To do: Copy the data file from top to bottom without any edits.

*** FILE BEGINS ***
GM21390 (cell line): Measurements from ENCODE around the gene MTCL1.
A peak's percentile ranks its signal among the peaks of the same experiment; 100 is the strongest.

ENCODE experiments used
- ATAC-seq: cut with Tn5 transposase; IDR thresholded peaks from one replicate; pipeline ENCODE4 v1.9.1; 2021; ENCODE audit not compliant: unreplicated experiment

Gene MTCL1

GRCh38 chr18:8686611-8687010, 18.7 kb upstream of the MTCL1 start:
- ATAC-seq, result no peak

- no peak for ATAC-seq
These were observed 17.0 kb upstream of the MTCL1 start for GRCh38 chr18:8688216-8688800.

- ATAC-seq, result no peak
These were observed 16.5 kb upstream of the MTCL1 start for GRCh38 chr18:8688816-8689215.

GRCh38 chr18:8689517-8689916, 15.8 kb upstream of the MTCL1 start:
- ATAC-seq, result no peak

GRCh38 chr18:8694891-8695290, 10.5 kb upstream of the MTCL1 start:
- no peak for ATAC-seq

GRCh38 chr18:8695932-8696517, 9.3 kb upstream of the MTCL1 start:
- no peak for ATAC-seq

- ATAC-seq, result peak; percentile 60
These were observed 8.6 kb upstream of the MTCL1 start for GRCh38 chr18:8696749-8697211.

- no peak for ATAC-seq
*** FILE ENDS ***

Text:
GM21390 (cell line): Measurements from ENCODE around the gene MTCL1.
A peak's percentile ranks its signal among the peaks of the same experiment; 100 is the strongest.

ENCODE experiments used
- ATAC-seq: cut with Tn5 transposase; IDR thresholded peaks from one replicate; pipeline ENCODE4 v1.9.1; 2021; ENCODE audit not compliant: unreplicated experiment

Gene MTCL1

GRCh38 chr18:8686611-8687010, 18.7 kb upstream of the MTCL1 start:
- ATAC-seq, result no peak

- no peak for ATAC-seq
These were observed 17.0 kb upstream of the MTCL1 start for GRCh38 chr18:8688216-8688800.

- ATAC-seq, result no peak
These were observed 16.5 kb upstream of the MTCL1 start for GRCh38 chr18:8688816-8689215.

GRCh38 chr18:8689517-8689916, 15.8 kb upstream of the MTCL1 start:
- ATAC-seq, result no peak

GRCh38 chr18:8694891-8695290, 10.5 kb upstream of the MTCL1 start:
- no peak for ATAC-seq

GRCh38 chr18:8695932-8696517, 9.3 kb upstream of the MTCL1 start:
- no peak for ATAC-seq

- ATAC-seq, result peak; percentile 60
These were observed 8.6 kb upstream of the MTCL1 start for GRCh38 chr18:8696749-8697211.

- no peak for ATAC-seq